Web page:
Hey, storage pros! What if you were given a blank slate upon which to create a storage system for a rising, successful dot-com heavily involved in supporting user-generated content? What storage solution would you design?
That was the project facing eHarmony's vice president, technology, Mark Douglas, who presented here at Storage Networking World today. In April of 2005, eHarmony's storage needs were contained in 1TB. Two years later, the online dating and relationship company, launched in 2000, has an online storage capacity of 100TB.
To master its storage needs, eHarmony went with iSCSI wherever it could, fibre-channel where it needed it, using a utility storage approach with NAS gateways and high-end network switches that allow plug-in expansion. The system eHarmony selected uses thin provisioning to automatically allocate just enough storage capacity for application requirements, eliminating the need for planning and tuning. The solution is delivering throughput at around 60K to 70K IOs per second, Douglas says. There's no need for a storage area network.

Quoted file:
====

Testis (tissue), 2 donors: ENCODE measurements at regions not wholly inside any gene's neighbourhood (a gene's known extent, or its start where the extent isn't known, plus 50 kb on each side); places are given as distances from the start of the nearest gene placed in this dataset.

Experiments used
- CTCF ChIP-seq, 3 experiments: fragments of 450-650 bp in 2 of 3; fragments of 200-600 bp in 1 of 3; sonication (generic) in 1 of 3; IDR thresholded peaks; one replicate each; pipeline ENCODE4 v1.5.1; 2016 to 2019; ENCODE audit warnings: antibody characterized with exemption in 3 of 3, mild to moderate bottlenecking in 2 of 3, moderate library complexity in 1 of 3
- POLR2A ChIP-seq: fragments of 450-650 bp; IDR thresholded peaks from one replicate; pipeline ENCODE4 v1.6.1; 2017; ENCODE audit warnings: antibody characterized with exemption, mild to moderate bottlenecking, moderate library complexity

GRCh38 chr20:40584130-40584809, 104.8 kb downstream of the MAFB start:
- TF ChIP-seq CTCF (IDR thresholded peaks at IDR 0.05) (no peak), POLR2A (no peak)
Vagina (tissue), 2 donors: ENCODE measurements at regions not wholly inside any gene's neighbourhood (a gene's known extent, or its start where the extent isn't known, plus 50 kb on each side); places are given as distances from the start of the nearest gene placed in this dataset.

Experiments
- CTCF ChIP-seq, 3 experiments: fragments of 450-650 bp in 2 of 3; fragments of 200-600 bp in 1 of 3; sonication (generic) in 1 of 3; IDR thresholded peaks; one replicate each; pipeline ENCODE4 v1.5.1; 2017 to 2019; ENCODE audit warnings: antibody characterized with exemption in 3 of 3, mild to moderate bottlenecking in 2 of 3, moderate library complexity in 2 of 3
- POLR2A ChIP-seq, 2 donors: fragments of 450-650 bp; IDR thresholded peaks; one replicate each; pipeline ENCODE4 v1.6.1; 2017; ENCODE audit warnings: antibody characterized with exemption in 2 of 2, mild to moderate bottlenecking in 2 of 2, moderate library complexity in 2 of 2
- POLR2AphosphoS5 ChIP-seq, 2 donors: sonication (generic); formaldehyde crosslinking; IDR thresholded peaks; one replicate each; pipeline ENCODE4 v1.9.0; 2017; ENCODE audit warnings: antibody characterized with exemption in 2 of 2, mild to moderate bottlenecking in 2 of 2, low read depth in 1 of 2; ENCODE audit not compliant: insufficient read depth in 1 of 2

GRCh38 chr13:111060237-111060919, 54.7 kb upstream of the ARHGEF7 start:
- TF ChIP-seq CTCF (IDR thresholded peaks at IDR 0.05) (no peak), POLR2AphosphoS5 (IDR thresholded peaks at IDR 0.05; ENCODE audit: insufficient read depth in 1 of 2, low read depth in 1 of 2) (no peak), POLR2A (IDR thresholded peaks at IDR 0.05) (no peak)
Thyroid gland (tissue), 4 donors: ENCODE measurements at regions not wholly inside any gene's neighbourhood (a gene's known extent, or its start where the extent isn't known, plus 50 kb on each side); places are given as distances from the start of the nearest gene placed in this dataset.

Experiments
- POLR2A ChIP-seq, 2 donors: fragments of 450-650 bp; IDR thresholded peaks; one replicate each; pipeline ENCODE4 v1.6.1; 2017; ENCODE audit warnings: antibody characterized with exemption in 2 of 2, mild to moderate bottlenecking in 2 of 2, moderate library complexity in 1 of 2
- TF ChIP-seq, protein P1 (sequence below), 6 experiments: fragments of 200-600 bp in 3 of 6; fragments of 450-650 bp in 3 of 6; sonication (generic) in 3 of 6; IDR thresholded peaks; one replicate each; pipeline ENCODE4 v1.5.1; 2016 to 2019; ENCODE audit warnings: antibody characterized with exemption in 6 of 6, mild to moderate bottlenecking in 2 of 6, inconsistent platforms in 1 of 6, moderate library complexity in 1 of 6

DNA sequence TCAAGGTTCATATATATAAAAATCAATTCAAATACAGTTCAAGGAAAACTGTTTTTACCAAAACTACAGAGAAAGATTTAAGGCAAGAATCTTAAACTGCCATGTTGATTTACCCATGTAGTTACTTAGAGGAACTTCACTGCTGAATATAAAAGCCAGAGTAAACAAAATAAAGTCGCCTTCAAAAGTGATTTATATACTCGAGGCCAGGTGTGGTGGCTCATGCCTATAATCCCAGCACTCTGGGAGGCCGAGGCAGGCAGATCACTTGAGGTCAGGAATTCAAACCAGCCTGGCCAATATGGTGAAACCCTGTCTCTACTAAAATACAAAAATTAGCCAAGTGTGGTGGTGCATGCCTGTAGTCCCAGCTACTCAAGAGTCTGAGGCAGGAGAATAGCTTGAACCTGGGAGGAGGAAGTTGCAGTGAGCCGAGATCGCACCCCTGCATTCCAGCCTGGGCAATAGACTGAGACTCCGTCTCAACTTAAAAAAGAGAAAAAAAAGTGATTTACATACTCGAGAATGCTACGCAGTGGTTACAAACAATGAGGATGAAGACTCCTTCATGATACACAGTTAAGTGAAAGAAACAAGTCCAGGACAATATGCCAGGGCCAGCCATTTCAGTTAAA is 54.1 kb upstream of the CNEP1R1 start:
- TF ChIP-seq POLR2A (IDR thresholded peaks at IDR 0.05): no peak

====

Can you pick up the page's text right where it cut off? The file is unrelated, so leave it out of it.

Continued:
Douglas selected cutting-edge storage products from storage vendors who began their businesses this decade, such as 3PAR, ONStor and Force10. While admitting this was risky, he says "the leverage we've been able to get [with these smaller vendors] has given us better returns." Douglas adds that the total cost of ownership is lower.
That's not a surprising claim, either given that eHarmony has no dedicated IT resources supporting its storage system, which is completely self managing. Douglas notes that eHarmony's redundant storage infrastructure has experienced no downtime whatsoever for two years.
So eHarmony is an example of what you could do if you weren't saddled by legions of legacy systems. Well, back to the real world now.